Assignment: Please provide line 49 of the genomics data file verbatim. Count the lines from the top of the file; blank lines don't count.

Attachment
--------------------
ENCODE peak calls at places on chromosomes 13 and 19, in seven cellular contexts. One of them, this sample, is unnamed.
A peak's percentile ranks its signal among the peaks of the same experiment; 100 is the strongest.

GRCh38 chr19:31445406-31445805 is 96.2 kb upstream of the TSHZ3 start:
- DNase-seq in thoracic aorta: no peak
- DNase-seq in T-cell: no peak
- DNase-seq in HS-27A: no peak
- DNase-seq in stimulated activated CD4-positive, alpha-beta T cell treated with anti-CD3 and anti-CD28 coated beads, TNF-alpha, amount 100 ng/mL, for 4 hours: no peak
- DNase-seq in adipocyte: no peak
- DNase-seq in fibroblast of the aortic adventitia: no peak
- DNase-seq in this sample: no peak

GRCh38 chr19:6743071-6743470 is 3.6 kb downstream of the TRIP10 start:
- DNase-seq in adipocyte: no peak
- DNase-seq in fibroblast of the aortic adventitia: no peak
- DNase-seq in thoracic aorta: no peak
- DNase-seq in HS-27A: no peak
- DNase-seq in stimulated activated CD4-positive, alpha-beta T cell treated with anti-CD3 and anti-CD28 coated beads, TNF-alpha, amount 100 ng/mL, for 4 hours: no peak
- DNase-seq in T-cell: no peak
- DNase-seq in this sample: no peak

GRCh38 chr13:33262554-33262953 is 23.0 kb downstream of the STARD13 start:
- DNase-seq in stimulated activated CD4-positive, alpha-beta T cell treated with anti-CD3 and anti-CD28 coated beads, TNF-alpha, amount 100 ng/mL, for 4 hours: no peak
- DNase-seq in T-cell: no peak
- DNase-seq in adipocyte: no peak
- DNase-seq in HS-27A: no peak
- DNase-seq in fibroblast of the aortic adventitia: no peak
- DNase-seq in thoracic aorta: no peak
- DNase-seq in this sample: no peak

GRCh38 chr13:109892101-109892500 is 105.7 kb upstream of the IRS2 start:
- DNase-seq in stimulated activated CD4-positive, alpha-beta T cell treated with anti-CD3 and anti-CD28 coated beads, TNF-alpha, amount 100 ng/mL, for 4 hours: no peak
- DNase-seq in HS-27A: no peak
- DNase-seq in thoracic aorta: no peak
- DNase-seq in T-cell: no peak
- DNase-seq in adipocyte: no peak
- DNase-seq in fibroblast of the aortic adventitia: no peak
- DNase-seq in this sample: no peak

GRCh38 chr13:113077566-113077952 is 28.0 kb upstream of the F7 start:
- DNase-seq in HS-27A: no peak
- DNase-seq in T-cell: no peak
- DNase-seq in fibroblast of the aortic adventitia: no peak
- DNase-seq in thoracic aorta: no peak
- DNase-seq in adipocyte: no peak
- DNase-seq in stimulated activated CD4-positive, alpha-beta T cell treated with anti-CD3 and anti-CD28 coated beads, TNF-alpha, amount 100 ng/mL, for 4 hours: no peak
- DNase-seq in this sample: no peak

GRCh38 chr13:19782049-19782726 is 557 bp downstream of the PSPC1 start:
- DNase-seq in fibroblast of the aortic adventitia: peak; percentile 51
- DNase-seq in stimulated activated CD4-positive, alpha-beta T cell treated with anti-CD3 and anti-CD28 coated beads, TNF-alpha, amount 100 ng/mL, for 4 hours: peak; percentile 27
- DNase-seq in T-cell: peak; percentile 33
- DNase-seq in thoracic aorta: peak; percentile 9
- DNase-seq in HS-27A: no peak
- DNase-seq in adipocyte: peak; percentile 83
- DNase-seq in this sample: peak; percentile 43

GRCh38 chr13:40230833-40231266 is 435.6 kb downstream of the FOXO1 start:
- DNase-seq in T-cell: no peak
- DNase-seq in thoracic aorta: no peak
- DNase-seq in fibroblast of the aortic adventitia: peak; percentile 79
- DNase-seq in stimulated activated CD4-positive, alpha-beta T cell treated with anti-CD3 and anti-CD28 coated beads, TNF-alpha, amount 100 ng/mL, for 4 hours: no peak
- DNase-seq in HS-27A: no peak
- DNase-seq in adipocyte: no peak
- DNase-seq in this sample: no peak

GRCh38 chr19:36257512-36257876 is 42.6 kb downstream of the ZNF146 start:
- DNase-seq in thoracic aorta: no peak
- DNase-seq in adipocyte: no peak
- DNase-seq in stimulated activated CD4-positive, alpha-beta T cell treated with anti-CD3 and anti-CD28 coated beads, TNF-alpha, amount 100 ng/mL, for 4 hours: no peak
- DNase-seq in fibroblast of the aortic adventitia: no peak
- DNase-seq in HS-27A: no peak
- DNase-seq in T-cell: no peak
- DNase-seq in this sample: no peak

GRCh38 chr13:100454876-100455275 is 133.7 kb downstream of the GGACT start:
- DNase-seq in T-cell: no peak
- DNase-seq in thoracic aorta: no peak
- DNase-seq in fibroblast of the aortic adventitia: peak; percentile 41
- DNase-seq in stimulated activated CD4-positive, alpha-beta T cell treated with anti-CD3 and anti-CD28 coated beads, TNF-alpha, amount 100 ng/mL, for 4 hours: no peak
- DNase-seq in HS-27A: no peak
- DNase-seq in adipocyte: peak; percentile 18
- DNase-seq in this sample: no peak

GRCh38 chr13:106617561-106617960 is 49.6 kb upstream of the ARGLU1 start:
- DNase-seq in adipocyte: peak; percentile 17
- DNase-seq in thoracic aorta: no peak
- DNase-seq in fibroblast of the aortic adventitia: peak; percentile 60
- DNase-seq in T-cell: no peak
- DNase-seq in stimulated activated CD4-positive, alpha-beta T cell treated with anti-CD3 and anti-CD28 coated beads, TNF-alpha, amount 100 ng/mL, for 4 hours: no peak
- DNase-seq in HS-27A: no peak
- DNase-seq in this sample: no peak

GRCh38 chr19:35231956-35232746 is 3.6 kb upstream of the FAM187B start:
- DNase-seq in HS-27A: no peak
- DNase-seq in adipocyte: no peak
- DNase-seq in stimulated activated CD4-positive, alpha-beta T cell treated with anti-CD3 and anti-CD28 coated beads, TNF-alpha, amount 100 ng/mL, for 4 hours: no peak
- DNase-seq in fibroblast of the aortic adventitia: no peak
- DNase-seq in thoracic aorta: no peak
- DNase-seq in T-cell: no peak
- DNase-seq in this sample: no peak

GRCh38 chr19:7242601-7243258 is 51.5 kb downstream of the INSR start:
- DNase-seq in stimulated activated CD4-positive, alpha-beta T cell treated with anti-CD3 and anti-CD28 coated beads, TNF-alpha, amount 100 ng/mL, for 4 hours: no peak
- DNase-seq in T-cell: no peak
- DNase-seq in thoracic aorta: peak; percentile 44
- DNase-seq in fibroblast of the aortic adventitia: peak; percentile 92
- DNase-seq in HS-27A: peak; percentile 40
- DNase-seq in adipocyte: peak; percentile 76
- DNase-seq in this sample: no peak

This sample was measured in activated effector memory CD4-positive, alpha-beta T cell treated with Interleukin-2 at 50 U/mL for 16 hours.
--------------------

- DNase-seq in adipocyte: peak; percentile 83